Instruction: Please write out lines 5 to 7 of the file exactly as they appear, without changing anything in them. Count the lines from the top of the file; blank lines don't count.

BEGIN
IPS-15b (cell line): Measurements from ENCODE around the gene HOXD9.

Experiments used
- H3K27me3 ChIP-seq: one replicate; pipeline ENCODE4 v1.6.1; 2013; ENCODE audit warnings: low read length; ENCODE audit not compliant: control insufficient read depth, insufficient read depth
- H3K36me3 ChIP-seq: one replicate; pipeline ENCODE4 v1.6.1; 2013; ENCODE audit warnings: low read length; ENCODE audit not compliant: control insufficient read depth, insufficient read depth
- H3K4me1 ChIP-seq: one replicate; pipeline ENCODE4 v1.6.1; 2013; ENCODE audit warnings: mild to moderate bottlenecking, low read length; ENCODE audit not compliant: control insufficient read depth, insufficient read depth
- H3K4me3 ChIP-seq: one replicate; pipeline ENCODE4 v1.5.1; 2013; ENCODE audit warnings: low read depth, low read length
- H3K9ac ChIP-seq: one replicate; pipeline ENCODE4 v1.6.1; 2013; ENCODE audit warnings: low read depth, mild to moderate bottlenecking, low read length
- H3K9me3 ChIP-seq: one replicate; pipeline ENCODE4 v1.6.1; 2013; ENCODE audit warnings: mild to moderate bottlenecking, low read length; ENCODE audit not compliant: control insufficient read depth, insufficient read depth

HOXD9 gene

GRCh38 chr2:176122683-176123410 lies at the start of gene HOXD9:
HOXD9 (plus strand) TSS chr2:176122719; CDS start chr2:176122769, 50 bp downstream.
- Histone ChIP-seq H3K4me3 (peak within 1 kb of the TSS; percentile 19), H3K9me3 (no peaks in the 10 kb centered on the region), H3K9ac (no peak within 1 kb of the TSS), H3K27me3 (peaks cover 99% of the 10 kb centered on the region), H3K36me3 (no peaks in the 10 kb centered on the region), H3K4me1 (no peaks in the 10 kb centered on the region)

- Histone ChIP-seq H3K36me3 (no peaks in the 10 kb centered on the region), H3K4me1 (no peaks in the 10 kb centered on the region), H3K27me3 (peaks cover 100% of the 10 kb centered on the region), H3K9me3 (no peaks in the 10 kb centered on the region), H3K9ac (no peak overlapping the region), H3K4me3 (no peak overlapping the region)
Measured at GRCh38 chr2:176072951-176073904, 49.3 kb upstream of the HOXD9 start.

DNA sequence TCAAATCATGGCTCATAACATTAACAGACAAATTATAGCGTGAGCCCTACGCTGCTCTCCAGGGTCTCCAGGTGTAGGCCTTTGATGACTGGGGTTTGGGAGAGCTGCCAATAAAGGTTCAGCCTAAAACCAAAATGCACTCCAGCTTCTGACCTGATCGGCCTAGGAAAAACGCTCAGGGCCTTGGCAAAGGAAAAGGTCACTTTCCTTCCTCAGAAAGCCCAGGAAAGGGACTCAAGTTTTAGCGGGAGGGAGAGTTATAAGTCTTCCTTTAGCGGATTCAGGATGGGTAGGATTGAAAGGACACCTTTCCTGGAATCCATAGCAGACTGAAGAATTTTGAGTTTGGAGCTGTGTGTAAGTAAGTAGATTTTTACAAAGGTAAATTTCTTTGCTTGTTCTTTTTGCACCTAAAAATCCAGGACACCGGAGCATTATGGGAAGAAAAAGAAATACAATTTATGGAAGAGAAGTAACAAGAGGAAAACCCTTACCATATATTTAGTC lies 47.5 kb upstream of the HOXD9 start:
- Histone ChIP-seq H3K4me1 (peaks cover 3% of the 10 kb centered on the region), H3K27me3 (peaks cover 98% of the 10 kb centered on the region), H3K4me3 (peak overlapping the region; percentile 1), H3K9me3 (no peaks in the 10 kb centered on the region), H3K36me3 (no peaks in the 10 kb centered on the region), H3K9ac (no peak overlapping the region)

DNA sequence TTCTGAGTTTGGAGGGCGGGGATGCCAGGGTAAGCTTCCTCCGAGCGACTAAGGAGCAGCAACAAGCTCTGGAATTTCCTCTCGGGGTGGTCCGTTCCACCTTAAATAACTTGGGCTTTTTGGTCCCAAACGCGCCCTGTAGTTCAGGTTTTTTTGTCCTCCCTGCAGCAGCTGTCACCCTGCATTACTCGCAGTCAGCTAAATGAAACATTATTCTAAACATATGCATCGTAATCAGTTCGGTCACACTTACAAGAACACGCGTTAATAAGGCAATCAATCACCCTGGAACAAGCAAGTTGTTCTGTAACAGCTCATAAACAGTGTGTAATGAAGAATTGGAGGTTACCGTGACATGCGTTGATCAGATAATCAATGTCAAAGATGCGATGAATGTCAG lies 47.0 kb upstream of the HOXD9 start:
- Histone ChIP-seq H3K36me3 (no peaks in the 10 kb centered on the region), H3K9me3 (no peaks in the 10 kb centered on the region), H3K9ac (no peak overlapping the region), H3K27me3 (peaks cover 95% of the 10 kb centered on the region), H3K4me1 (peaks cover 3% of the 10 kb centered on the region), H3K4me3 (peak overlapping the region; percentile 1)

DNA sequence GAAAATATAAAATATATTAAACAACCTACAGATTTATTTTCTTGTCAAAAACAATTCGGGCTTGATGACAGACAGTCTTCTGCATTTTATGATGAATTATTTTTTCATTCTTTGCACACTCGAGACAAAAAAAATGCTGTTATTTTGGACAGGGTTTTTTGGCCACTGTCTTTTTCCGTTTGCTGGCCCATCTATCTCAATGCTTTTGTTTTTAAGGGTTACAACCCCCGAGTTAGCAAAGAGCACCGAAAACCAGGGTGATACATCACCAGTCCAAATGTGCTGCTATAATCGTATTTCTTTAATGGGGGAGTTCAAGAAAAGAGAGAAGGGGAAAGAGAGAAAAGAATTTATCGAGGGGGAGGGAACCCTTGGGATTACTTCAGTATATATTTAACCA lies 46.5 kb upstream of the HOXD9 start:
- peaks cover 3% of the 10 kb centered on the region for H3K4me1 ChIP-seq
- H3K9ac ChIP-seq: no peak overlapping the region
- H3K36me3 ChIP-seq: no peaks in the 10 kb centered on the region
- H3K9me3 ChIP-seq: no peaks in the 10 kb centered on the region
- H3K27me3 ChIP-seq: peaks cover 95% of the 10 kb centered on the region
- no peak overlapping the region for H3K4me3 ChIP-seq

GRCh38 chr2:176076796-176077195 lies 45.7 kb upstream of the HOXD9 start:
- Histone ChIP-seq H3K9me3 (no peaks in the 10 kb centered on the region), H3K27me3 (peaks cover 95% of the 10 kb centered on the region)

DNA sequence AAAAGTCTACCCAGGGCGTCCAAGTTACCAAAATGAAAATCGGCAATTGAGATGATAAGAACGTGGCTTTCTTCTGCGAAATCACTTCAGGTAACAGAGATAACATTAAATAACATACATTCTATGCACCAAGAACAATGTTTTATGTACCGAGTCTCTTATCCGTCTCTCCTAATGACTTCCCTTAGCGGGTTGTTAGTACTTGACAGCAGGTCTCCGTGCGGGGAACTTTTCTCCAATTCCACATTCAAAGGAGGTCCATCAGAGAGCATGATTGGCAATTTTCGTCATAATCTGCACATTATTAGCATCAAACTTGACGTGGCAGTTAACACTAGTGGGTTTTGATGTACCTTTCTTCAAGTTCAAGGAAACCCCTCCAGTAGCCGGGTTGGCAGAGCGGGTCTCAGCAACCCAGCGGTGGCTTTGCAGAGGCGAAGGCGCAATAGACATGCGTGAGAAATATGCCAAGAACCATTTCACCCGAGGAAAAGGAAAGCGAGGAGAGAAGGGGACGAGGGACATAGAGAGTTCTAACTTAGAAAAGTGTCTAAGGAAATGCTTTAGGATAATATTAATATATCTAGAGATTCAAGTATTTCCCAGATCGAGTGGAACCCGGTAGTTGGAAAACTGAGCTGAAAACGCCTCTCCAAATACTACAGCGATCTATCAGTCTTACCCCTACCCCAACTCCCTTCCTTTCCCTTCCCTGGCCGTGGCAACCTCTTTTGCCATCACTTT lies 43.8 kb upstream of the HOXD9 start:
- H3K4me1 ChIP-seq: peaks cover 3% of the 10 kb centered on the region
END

- H3K4me1 ChIP-seq: one replicate; pipeline ENCODE4 v1.6.1; 2013; ENCODE audit warnings: mild to moderate bottlenecking, low read length; ENCODE audit not compliant: control insufficient read depth, insufficient read depth
- H3K4me3 ChIP-seq: one replicate; pipeline ENCODE4 v1.5.1; 2013; ENCODE audit warnings: low read depth, low read length
- H3K9ac ChIP-seq: one replicate; pipeline ENCODE4 v1.6.1; 2013; ENCODE audit warnings: low read depth, mild to moderate bottlenecking, low read length